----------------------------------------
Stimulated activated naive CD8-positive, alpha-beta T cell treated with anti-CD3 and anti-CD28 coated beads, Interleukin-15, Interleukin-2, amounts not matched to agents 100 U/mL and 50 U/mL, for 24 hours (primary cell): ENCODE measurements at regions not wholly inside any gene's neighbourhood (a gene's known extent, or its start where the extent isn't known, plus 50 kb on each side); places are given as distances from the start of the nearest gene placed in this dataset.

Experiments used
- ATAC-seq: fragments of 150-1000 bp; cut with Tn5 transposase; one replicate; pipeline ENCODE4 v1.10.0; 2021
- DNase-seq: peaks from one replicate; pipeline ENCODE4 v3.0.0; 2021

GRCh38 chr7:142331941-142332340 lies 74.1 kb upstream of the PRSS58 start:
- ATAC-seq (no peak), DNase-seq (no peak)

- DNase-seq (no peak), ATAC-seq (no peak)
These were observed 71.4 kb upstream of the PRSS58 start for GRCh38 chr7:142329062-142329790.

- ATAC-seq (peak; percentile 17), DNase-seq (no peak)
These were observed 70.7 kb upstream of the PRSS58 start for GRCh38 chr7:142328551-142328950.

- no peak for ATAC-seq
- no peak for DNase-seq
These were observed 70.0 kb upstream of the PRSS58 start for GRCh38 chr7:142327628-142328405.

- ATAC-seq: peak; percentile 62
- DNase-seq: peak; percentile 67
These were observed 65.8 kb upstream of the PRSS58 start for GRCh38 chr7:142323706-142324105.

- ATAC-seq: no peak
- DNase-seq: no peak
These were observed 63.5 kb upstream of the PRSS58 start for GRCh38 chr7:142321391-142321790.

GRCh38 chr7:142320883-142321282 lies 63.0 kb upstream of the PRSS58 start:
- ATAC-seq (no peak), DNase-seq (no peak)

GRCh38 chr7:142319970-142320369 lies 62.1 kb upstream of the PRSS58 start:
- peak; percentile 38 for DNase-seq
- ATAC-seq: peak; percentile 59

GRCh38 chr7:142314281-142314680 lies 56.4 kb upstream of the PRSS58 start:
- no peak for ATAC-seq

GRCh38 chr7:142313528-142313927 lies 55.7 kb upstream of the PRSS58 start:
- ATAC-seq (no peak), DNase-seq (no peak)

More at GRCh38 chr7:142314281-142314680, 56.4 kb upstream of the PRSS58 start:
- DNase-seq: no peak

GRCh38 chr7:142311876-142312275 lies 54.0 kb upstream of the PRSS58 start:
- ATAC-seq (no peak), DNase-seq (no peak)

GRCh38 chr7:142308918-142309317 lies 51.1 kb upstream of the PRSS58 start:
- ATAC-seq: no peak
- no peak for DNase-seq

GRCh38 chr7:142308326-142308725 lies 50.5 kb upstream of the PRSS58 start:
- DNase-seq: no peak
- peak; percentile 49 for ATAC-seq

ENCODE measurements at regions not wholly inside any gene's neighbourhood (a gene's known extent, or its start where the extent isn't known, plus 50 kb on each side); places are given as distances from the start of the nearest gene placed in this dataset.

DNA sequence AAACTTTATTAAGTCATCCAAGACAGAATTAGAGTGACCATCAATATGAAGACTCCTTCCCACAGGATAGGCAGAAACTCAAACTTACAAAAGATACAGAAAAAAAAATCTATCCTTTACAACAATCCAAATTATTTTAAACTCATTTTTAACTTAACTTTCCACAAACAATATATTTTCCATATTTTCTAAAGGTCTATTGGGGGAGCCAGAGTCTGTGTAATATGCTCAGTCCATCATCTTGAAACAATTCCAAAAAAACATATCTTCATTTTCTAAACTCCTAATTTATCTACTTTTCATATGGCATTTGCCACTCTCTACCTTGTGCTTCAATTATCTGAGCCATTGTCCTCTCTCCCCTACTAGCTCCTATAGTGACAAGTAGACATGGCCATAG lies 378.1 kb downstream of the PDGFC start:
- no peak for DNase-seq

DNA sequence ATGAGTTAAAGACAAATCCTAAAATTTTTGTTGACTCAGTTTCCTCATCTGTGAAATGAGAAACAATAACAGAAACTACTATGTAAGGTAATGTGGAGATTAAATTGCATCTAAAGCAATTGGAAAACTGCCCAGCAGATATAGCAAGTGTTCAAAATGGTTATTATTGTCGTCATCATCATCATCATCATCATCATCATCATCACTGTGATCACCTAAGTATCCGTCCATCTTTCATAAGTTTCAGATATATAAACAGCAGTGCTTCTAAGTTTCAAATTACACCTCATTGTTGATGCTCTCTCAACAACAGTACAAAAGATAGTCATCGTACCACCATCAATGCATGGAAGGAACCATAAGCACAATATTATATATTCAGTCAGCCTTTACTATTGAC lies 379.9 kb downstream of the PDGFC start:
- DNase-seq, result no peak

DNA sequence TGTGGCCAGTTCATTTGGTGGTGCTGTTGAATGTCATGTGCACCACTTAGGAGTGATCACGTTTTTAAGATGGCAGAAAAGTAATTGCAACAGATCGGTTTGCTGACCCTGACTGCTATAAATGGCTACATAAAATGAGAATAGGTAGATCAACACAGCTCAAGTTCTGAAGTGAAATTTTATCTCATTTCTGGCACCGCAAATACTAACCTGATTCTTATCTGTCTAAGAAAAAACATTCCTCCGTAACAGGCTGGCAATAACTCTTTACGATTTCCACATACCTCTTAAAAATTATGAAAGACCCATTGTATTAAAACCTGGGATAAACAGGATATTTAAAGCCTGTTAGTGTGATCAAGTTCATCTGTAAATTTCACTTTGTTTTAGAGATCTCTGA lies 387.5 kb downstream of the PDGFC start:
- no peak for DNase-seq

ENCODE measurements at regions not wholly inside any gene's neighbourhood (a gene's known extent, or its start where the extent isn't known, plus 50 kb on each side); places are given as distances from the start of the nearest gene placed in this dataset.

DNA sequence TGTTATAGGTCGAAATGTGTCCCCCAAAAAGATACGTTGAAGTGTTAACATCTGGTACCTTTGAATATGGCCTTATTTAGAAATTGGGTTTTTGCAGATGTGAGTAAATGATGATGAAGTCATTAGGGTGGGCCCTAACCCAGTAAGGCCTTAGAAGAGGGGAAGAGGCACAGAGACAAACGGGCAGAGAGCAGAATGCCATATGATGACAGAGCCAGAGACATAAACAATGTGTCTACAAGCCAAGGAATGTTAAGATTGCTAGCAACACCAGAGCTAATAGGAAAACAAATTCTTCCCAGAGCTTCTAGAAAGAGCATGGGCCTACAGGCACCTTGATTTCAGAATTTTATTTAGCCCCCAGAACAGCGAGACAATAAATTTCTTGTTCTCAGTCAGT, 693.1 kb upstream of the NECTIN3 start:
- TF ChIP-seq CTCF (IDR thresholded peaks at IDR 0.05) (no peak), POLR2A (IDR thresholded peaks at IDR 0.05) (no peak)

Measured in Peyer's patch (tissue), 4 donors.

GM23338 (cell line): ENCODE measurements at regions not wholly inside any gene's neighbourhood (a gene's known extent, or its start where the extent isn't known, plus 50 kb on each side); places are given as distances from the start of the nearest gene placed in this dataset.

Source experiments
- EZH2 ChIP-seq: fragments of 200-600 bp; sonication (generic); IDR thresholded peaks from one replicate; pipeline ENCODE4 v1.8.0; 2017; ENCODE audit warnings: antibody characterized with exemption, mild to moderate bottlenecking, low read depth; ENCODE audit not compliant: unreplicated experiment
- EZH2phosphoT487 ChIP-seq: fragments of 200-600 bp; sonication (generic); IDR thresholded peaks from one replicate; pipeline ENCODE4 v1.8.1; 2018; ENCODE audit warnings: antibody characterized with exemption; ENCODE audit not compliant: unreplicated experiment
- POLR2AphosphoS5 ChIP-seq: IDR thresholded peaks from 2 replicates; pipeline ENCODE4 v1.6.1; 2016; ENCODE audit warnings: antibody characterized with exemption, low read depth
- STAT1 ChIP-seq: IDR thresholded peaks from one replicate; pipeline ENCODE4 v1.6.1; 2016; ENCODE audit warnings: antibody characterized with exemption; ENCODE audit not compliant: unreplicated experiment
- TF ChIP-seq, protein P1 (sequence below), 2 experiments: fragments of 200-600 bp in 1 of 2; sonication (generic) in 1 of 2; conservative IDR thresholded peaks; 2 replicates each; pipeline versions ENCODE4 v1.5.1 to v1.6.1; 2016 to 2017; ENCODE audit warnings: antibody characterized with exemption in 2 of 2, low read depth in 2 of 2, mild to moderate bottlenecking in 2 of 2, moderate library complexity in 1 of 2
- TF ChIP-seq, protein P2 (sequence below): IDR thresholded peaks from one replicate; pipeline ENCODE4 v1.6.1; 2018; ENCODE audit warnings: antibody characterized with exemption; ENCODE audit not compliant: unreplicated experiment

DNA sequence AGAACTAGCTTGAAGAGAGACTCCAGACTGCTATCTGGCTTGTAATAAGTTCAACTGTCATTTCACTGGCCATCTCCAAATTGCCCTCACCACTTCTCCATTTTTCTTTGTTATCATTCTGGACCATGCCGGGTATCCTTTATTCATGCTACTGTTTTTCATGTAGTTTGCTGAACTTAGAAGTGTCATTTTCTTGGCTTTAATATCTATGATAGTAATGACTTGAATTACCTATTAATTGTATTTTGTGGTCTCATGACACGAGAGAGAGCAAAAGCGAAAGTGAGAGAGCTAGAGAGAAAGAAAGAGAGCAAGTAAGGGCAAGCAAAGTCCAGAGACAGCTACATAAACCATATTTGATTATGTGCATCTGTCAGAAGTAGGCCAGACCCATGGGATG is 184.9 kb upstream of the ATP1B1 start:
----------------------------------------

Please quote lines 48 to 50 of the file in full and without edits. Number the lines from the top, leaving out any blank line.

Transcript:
- TF ChIP-seq CTCF (IDR thresholded peaks at IDR 0.05) (no peak), POLR2A (IDR thresholded peaks at IDR 0.05) (no peak)

Measured in Peyer's patch (tissue), 4 donors.

GM23338 (cell line): ENCODE measurements at regions not wholly inside any gene's neighbourhood (a gene's known extent, or its start where the extent isn't known, plus 50 kb on each side); places are given as distances from the start of the nearest gene placed in this dataset.